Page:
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A complex water system magnified flooding’s disruption of the medieval Cambodian city of Angkor.

Source Feed: Latest Headlines | Science News
Categories: <category domain="https://www.sciencenews.org/topic/climate">earth & environment/climate</category> <category domain="https://www.sciencenews.org/topic/archaeology">humans & society/archaeology</category> <category domain="https://www.sciencenews.org/topic/sustainability">earth & environment/sustainability</category>

A new analysis suggests that tectonics, not microbes, formed cone-shaped structures in 3.7-billion-year-old rock.

Source Feed: Latest Headlines | Science News
Categories: <category domain="https://www.sciencenews.org/topic/earth">earth & environment/earth</category> <category domain="https://www.sciencenews.org/topic/microbes">life & evolution/microbes</category> <category domain="https://www.sciencenews.org/topic/paleontology">life & evolution/paleontology</category>

Researchers have deciphered the physics underlying dandelion flight.

Source Feed: Latest Headlines | Science News
Categories: <category domain="https://www.sciencenews.org/topic/biophysics">life & evolution/biophysics</category> <category domain="https://www.sciencenews.org/topic/plants">life & evolution/plants</category>

The electron remains stubbornly round, meaning we may need to build beyond the Large Hadron Collider to find physics outside of the standard model.

Source Feed: Latest Headlines | Science News
Categories: <category domain="https://www.sciencenews.org/topic/particle-physics">atom & cosmos/particle physics</category>

Readers had questions about a glow at the edge of the solar system, pig lung transplants, the use of the word promiscuous and more.

Source Feed: Latest Headlines | Science News
Categories: <category domain="https://www.sciencenews.org/topic/astronomy">atom & cosmos/astronomy</category> <category domain="https://www.sciencenews.org/topic/biomedicine">body & brain/biomedicine</category> <category domain="https://www.sciencenews.org/topic/genetics">genes & cells/genetics</category>

Editor in Chief Nancy Shute discusses how the Science News editors and reporters cover the Nobel Prizes each year.

Source Feed: Latest Headlines | Science News
Categories: <category domain="https://www.sciencenews.org/topic/science-society">humans & society/science & society</category>

Analysis of the ancient man's DNA reveal he had European ancestry.

Source Feed: Discovery News
Categories: mitochondria, human migration, human ancestors, genetics, genetic, gene, evolution, european history, dna, current events, ancient rome, history

The ancient remedy could provide a new weapon against microbes Continue reading →

Source Feed: Discovery News
Categories: pathogens, medicine, health, bugs, bacteria, earth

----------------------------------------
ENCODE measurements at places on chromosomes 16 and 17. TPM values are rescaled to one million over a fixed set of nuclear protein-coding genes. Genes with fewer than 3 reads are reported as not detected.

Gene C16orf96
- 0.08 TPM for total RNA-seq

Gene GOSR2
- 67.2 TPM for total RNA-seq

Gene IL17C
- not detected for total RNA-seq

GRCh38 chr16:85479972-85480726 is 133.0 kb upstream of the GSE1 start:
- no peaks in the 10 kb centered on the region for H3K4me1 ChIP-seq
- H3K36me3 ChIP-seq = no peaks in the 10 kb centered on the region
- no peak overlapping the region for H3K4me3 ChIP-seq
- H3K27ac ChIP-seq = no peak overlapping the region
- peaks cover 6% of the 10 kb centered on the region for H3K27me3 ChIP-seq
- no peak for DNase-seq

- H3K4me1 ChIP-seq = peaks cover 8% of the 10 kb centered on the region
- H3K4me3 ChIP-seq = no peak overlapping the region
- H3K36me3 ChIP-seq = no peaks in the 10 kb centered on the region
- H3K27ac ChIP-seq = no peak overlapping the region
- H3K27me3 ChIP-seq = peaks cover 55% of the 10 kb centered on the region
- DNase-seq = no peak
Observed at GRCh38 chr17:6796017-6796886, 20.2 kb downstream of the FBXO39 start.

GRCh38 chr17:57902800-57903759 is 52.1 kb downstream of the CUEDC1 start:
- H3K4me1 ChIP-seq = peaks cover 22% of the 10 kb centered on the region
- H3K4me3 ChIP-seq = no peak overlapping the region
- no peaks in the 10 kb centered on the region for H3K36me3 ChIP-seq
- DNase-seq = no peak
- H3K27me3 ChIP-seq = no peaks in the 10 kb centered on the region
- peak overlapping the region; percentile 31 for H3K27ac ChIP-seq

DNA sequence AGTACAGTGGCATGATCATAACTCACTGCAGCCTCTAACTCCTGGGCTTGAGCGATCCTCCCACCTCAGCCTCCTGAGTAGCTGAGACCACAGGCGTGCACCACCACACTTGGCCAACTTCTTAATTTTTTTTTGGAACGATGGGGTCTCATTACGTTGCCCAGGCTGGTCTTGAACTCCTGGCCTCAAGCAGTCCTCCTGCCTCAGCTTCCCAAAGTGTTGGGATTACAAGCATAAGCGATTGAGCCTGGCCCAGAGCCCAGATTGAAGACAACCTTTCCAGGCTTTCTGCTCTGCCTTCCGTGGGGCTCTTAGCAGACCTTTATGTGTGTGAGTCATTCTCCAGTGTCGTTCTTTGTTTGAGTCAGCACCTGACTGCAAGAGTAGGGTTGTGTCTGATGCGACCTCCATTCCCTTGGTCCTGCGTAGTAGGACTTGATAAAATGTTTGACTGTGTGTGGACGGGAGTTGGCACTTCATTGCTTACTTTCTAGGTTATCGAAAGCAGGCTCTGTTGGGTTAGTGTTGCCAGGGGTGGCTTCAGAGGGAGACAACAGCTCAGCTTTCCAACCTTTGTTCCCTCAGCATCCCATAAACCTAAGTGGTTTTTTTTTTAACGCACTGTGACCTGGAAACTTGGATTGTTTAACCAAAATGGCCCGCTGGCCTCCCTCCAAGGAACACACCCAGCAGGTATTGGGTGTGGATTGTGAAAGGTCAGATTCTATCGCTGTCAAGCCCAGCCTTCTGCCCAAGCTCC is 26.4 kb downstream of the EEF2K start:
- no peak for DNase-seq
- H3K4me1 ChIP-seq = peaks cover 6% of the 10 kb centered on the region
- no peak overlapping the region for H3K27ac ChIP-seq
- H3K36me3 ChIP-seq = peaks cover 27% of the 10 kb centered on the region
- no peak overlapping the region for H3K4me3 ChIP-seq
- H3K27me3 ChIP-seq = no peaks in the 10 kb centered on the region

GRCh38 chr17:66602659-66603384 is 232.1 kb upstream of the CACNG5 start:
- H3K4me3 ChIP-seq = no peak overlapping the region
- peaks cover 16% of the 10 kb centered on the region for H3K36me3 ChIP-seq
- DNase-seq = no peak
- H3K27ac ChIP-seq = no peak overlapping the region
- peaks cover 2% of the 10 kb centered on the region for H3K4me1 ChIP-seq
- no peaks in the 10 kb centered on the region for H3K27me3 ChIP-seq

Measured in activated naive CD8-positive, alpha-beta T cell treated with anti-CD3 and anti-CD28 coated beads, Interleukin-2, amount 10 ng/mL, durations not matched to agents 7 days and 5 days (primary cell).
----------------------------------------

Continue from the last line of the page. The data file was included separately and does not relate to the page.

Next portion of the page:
A Japanese aquarium said it had hatched two Humboldt penguin chicks, the first time the technique has been successfully deployed for the species.

Source Feed: Discovery News
Categories: penguins, japan, humboldt penguins, breeding, artificial insemination, animal breeding

Neanderthals built some of the world's earliest constructions, which were just found deep in a French cave.

Source Feed: Discovery News
Categories: current events, evolution, anthropology, early man, early humans, human migration, human evolution, human ancestors, neanderthal

Adding 4G service to the laptop would making getting online easier, especially when Wi-Fi connection was spotty.

Source Feed: Discovery News
Categories: wifi, macbooks, laptops, apple, 4g, tech

When Mars was a wet world, did its oceans experience powerful tsunamis spawned by meteorite impacts?

Source Feed: Discovery News
Categories: water, tsunamis, tsunami, satellites, red planet, mars water, mars, current events, ancient mars, space


Most of us probably breathe a sigh of relief when the captain promises "a smooth ride" to wherever we're flying. But, as DNews explains, turbulence is really no big deal.

Source Feed: Discovery News
Categories: airplanes, airlines, turbulence, currents, jet streams, air, travel, fears, emotions

Farmed Atlantic salmon often suffer from such high levels of stress and depression that many become lethargic and essentially give up on life, finds new research.

Source Feed: Discovery News
Categories: depression, marine life, sea life, fishing, fish

Supermassive black holes occupy all known galaxies, but astronomers have little idea how they formed. Now space telescopes have found a clue.

Source Feed: Discovery News
Categories: supermassive black holes, spitzer space telescope, hubble space telescope, hubble, galaxies, current events, chandra x-ray observatory, black hole, space